Mitigating Smartphone Risks: Expert Advice on Securing Your Device

In an era where smartphones are practically an extension of our hands, it’s easy to overlook the potential risks lurking within these pocket-sized wonders. As we seamlessly navigate work tasks, social interactions, and entertainment on our devices, it becomes crucial to be vigilant about personal information security and understand the potential hazards posed by certain smartphone features.

We sought insights from IT experts to shed light on these concerns. Vage Zakaryan, Head of Development at Gem Space superapp, advises smartphone users: “Some features and services on your device are better off completely disabled. This not only reduces battery consumption but also limits access to the owner’s personal data. Notifications from apps, especially if they are not essential, should be selectively enabled. Constant pop-up notifications significantly accelerate battery drainage. Most phones allow users to disable notifications from specific apps in settings. Reserve them only for essential apps like messaging and banking. Additionally, block websites from sending notifications through browser settings.”

Another expert, Andrew Ringer, IT Director at the consulting company “Apex Insight Partners,” offers recommendations, “I recommend turning off background operations for most apps. This not only conserves your smartphone’s energy but also enhances the security of confidential information. Apps running in the background may not only download updates but also transmit information to third parties. Another smartphone feature that can slow down performance and disclose user location is geolocation. For many apps, constant access to this information is unnecessary, so it’s advisable to disable location tracking. Keep geolocation enabled only for apps that require it, such as taxi services or maps.”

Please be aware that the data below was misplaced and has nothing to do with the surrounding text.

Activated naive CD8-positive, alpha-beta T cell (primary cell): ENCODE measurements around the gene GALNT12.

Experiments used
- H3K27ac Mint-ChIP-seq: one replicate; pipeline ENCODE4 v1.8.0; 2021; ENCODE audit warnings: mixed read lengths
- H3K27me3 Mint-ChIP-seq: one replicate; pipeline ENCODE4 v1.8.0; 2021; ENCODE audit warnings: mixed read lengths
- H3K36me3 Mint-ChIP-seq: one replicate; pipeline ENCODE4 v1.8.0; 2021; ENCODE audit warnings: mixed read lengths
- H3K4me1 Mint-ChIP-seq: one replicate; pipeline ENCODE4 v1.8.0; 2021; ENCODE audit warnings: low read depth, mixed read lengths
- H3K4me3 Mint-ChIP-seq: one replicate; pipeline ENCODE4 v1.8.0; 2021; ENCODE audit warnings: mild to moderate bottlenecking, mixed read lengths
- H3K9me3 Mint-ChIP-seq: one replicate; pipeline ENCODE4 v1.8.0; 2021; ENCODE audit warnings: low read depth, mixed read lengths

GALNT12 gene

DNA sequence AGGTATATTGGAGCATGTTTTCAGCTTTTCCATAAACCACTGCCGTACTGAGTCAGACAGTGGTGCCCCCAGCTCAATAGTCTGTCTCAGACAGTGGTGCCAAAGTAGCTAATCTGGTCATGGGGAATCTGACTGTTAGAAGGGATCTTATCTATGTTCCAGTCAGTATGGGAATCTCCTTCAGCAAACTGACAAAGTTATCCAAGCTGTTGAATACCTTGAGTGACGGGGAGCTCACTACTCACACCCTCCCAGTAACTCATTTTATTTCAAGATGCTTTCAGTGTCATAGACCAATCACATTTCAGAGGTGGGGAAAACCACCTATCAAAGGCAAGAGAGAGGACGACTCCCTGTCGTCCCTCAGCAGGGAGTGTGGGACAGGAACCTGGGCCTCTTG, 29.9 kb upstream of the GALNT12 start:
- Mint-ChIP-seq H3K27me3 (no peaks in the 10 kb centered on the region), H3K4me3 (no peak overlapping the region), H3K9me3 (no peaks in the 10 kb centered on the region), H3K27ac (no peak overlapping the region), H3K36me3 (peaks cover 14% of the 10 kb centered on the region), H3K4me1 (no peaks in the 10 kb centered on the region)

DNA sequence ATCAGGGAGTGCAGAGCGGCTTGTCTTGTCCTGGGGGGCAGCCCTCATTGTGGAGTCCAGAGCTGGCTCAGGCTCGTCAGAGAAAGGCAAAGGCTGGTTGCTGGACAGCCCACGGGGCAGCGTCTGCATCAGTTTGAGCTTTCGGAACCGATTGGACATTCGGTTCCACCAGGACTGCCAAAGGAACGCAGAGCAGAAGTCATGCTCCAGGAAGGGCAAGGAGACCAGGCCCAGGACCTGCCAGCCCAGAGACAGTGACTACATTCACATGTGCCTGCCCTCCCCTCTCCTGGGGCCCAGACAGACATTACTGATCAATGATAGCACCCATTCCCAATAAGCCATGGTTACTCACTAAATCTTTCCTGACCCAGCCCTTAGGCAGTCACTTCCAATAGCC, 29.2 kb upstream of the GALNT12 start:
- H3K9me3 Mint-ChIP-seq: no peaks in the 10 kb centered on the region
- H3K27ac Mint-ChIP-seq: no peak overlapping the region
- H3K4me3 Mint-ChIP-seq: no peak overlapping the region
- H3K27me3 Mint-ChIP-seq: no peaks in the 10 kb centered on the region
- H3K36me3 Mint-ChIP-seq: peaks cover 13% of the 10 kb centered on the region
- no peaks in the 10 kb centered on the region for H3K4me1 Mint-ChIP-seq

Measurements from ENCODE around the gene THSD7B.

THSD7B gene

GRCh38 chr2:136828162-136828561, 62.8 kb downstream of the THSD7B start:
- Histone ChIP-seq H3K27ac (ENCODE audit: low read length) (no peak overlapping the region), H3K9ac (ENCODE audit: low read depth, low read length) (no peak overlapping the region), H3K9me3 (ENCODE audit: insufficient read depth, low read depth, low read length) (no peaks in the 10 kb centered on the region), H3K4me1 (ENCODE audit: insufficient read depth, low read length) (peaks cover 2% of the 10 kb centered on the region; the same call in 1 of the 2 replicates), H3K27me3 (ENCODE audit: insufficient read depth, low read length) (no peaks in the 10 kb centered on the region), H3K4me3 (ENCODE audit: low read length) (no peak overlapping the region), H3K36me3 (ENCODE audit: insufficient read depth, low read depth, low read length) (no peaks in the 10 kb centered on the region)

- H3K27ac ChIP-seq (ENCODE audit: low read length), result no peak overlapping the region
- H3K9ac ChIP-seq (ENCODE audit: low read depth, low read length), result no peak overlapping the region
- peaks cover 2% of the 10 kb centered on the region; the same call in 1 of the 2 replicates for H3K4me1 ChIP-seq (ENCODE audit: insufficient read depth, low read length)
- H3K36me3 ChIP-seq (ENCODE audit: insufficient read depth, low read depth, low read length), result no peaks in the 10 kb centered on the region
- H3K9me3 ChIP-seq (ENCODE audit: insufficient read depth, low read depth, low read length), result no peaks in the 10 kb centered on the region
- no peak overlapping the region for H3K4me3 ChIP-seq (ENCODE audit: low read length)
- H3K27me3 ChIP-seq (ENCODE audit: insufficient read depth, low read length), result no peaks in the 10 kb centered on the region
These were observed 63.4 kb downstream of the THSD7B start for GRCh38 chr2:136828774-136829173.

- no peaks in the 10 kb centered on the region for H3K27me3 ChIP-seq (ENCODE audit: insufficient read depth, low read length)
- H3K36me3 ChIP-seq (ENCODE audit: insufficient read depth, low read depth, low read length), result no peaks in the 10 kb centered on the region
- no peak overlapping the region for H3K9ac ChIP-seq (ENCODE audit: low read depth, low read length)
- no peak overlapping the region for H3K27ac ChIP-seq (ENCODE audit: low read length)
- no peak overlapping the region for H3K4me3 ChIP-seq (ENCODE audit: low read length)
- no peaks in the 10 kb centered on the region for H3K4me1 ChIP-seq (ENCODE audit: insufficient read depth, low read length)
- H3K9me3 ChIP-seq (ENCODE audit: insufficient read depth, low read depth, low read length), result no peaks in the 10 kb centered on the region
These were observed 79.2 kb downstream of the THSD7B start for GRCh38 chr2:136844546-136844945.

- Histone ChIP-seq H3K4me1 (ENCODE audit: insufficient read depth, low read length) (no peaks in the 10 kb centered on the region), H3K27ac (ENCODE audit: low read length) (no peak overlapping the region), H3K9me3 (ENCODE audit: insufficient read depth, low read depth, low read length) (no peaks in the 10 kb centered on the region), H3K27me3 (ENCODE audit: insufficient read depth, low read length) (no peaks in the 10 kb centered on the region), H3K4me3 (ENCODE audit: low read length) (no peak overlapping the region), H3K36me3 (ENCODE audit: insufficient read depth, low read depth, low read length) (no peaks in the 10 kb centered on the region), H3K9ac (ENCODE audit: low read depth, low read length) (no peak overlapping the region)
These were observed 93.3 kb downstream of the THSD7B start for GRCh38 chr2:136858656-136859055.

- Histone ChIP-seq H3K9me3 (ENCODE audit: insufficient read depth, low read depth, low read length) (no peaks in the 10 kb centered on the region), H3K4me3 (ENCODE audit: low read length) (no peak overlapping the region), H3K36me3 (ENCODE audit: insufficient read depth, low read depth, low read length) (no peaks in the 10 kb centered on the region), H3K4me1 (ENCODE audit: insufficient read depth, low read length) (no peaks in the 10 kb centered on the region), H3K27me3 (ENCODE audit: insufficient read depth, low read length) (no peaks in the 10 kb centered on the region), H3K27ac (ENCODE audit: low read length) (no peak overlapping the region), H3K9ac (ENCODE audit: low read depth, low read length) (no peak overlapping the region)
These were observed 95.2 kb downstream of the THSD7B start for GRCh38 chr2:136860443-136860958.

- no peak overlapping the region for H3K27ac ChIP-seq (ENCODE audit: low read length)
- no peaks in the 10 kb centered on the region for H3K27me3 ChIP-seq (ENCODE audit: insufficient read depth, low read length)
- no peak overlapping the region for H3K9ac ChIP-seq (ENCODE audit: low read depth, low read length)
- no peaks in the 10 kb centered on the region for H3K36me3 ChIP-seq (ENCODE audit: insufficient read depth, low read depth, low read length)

Verifying that access to information is granted only to necessary apps on an iPhone can be done by individually checking each parameter. Navigate to “Privacy and Security” in settings, reviewing which apps have access to the microphone, camera, photos, and contacts. It’s also possible to completely block requests for activity tracking on websites and other apps, reducing the flow of personal data to various companies.

One potential danger is unlocking phones with fingerprint recognition. While convenient, it poses a series of issues, primarily related to the potential loss of personal data. Biometric data recognition, introduced a few years ago, revolutionized user habits by eliminating the need for remembering a digital password. However, this convenience comes with a downside: the security of personal data. Fraudsters often steal user databases, hack phones, and copy fingerprints easily. Older devices with fingerprint sensors may even be unlocked using someone else’s fingerprints. Furthermore, fingerprint recognition systems are susceptible to dirt, scratches, and other disturbances, requiring users to resort to the digital password. To bolster smartphone information security, experts recommend employing multiple layers of protection, including two-factor authentication with SMS code verification. This adds an extra layer of complexity to device hacking attempts.


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